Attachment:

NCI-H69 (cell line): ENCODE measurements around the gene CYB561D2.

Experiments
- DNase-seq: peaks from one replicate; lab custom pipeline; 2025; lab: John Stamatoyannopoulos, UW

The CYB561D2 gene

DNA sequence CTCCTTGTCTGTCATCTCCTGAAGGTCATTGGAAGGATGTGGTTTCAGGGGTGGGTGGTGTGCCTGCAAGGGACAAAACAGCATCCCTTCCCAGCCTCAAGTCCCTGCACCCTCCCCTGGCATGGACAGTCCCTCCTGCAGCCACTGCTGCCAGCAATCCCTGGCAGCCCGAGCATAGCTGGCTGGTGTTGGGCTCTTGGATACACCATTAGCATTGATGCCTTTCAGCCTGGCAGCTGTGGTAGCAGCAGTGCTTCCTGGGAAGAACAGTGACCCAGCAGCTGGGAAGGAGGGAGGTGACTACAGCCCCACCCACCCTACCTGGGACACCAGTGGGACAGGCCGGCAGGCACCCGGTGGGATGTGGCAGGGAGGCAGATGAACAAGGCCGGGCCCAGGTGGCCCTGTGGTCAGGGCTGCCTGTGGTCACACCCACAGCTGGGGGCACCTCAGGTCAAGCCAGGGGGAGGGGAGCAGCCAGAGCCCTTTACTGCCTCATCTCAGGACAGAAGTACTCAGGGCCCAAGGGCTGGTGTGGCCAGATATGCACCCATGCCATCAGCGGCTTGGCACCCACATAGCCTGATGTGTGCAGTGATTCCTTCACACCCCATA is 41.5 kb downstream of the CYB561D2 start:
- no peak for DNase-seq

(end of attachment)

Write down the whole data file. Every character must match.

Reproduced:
NCI-H69 (cell line): ENCODE measurements around the gene CYB561D2.

Experiments
- DNase-seq: peaks from one replicate; lab custom pipeline; 2025; lab: John Stamatoyannopoulos, UW

The CYB561D2 gene

DNA sequence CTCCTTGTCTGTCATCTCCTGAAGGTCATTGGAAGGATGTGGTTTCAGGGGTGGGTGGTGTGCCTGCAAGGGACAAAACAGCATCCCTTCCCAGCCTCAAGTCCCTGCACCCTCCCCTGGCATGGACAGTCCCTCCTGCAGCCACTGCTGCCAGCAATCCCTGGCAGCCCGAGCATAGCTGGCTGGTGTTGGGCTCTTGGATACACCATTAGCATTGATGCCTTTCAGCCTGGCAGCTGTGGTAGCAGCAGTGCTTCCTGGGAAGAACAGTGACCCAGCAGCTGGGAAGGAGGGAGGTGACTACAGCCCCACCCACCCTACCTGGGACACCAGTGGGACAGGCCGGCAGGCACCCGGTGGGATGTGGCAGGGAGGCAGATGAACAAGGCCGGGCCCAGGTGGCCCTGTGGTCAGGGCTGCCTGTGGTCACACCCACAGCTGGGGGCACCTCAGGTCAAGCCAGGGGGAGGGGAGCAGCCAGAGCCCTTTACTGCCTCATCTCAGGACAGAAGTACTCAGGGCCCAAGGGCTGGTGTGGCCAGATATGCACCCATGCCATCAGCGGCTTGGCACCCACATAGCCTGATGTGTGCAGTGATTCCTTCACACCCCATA is 41.5 kb downstream of the CYB561D2 start:
- no peak for DNase-seq